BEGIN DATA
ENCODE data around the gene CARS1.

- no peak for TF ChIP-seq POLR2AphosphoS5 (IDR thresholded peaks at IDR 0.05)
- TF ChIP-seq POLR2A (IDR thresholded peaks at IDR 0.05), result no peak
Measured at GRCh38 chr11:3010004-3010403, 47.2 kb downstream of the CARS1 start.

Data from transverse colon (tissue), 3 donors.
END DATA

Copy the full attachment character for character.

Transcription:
ENCODE data around the gene CARS1.

- no peak for TF ChIP-seq POLR2AphosphoS5 (IDR thresholded peaks at IDR 0.05)
- TF ChIP-seq POLR2A (IDR thresholded peaks at IDR 0.05), result no peak
Measured at GRCh38 chr11:3010004-3010403, 47.2 kb downstream of the CARS1 start.

Data from transverse colon (tissue), 3 donors.